When it comes to the world of retail, the e-commerce space has been dominating things of late, as consumers turn to online in order to get their shopping fix. As such it’s prompting brick-and-mortar retailers to rethink their strategies in keeping pace with their online counterparts.
One of the ways they’re predicted to so, according to research firm Gartner, is by using real-time in-store pricing. This is something that the world’s top 10 retailers will employ by 2025, the firm adds.
Making changes on the move
More specifically Gartner says these retailers, “will leverage contextualised real-time pricing through mobile applications to manage and adjust in-store prices for customers.”
This move, as VP research analyst Robert Hetu explains, is in a bid to ensure that there is better communication between what is reflected online, and what is actually available at physical locations.
“Digital sales continue to grow, but it’s no longer a competition between online and offline. Today, many retailers find that half of their online sales are supported by their stores,” says Hetu.
“As customers share more data and information from various sources, they expect more personalised and meaningful offers from retailers. Retailers should assess personal data and product preferences, and translate those inputs into immediate and contextualised offers,” he continues.
The right solutions
In order to make this a reality there are a handful of technologies that will be leveraged. One of these ways will be via mobile payment apps, which could help in the adoption of real-time pricing changes for many retailers.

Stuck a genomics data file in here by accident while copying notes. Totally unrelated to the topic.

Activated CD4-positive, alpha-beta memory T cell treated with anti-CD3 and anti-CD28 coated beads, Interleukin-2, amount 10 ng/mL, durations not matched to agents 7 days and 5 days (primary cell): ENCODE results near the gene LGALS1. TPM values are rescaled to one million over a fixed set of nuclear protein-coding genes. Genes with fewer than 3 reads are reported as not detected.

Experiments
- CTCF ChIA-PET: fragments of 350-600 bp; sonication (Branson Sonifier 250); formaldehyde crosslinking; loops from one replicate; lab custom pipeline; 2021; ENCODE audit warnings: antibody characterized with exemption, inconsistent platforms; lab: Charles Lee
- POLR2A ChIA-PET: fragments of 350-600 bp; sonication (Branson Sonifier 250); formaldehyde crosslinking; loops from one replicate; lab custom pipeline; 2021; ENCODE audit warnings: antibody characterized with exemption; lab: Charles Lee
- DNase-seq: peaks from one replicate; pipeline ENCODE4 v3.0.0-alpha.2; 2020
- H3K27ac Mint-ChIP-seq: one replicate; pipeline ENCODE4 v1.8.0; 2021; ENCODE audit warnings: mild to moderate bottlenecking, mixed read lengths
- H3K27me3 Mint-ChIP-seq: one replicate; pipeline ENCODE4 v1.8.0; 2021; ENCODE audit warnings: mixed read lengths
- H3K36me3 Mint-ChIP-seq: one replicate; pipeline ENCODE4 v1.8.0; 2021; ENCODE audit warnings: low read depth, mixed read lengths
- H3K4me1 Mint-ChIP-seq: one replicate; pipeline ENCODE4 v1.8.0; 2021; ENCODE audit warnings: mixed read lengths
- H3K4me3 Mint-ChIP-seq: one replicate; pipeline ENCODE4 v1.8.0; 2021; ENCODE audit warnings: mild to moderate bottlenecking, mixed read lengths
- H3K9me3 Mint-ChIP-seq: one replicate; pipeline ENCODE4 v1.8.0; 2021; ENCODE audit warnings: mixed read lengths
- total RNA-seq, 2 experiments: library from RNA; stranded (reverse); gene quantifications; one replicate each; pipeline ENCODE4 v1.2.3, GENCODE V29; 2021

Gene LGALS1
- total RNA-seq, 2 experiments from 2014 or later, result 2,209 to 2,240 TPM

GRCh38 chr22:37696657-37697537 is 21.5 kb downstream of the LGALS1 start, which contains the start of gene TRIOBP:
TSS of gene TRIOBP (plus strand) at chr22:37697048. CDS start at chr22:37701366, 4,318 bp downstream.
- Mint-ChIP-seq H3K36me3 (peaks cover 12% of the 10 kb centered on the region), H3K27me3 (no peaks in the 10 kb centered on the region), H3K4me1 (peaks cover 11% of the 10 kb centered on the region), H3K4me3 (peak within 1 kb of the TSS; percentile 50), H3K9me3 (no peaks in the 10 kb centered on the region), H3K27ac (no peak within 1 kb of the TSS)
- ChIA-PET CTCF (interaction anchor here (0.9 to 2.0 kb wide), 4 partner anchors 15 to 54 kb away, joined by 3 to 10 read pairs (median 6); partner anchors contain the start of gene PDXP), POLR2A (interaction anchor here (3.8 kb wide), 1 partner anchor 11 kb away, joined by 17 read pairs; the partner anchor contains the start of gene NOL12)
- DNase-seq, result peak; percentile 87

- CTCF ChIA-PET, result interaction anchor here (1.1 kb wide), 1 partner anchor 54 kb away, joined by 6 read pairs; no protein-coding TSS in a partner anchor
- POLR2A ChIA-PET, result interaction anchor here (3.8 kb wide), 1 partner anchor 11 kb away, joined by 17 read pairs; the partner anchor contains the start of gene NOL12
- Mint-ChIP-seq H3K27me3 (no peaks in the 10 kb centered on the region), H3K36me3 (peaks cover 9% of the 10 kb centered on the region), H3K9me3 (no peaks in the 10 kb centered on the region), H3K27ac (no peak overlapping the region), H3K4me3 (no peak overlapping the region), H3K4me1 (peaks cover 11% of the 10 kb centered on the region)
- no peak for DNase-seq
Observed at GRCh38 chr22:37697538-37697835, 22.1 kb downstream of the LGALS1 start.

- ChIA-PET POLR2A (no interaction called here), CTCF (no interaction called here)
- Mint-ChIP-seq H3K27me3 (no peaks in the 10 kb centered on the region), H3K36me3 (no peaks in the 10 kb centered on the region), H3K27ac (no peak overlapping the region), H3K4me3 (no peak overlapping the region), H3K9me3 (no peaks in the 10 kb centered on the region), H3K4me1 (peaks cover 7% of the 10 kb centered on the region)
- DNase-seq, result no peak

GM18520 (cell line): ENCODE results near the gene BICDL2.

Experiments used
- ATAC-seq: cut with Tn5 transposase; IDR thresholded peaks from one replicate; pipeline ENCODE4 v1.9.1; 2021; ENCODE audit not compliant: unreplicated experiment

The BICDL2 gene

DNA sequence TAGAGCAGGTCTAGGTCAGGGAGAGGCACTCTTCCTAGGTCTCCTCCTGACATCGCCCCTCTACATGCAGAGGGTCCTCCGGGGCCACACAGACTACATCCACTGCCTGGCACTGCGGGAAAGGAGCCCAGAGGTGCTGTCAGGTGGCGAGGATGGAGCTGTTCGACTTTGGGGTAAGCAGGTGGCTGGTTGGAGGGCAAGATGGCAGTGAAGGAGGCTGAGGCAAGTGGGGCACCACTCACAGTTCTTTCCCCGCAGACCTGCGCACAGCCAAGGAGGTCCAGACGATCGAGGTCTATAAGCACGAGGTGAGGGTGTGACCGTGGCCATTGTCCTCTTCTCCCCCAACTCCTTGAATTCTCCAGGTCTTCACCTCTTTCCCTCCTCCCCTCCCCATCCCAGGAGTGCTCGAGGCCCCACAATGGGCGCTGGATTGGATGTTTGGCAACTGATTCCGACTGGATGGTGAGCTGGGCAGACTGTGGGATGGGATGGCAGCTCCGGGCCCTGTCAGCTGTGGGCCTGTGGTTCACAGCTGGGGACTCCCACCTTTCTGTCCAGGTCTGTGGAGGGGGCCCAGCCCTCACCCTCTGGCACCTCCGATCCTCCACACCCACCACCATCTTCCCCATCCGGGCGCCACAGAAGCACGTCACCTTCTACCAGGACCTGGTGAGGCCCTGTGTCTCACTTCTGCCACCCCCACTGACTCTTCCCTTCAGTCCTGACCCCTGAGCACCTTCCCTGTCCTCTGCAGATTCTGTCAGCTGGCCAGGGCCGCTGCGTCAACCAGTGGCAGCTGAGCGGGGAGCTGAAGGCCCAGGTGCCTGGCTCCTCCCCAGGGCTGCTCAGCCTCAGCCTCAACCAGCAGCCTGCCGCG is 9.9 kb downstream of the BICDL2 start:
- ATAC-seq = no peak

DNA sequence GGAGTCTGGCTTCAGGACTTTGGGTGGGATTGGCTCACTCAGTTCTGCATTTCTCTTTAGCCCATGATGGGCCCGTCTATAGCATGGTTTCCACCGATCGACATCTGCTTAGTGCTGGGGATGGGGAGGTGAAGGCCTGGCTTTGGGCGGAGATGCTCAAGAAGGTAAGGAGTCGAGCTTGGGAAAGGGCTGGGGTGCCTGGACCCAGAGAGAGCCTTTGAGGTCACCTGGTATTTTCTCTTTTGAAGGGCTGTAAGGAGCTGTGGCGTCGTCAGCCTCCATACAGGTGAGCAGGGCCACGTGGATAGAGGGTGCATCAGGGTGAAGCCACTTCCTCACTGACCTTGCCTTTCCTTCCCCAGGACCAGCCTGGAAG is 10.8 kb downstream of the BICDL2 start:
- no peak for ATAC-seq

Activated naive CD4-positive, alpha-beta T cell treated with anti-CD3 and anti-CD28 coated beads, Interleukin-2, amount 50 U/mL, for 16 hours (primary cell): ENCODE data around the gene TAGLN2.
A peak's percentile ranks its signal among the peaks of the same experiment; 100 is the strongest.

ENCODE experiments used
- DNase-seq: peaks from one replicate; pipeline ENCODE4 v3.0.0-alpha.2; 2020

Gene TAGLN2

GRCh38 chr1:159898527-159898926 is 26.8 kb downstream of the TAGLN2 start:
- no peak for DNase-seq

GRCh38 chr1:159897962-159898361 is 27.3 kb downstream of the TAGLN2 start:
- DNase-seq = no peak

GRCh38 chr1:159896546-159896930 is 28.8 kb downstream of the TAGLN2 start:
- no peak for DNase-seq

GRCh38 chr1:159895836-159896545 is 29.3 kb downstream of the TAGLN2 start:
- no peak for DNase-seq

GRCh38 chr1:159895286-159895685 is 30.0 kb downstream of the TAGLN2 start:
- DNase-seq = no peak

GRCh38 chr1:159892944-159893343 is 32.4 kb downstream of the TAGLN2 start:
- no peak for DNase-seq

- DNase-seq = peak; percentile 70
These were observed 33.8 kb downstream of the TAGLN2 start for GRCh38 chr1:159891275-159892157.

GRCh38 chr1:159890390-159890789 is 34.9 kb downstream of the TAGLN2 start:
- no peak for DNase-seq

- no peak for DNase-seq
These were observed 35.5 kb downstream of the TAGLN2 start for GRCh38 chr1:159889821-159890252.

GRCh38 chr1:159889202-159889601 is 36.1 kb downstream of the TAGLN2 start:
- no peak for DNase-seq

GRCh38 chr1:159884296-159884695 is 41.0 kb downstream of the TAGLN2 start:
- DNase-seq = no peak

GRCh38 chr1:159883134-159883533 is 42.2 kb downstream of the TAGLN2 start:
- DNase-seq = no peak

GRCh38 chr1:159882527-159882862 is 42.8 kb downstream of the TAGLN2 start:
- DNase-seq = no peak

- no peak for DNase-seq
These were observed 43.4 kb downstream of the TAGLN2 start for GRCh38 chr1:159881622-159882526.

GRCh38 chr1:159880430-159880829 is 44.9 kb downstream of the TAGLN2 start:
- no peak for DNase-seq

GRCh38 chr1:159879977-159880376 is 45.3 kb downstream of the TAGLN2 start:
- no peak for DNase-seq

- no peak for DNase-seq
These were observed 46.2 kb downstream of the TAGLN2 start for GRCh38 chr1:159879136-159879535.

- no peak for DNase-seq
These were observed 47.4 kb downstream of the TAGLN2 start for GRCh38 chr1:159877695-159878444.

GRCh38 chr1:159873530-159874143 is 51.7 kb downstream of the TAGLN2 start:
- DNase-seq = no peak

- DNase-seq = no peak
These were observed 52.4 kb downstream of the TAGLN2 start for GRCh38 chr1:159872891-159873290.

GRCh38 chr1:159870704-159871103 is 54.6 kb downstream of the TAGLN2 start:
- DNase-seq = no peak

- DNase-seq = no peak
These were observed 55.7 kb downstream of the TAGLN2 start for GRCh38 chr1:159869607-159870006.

“Many consumers who have downloaded a retailer’s app use it for online purchases; others use it to obtain a coupon or discount offer that they can use in a physical store,” adds Hetu.
Another increasing popular solution comes in the form digital twins, which create exact digital replicas of environments to help test out new solutions or services. By using digital twins retailers will be able to better understand customer behaviour and make predictions, without having to deploy anything in the real world first.
An additional advantage of this would be to see how consumers come to their purchasing decisions, and therefore identify where best to implement real-time pricing functionality, Gartner believes.
Signage will also play an integral role in making this switch according to Hetu.
“Retailers need to educate customers in understanding the dynamic nature of pricing, which means that prices can rise or fall unexpectedly,” he points out.
This is where an electronic shelf labels, or a digital shelf edge will begin to prove vital, as it will allow retailers to make changes far more quickly and accurately compared to having employees doing so manually.
Embracing more technology in-store will begin to reap benefits for retailers in the long-term, according to Gartner. Whether it be by bringing the online and physical shopping experience closer together, or making sure your brick-and-mortar operation is able to keep pace with e-commerce outfits.
“Retailers must focus on enabling technologies such as a unified retail commerce platform, which uses centralised data for inventory, pricing, loyalty and other information to facilitate a continuous and cohesive experience,” Hetu concludes.
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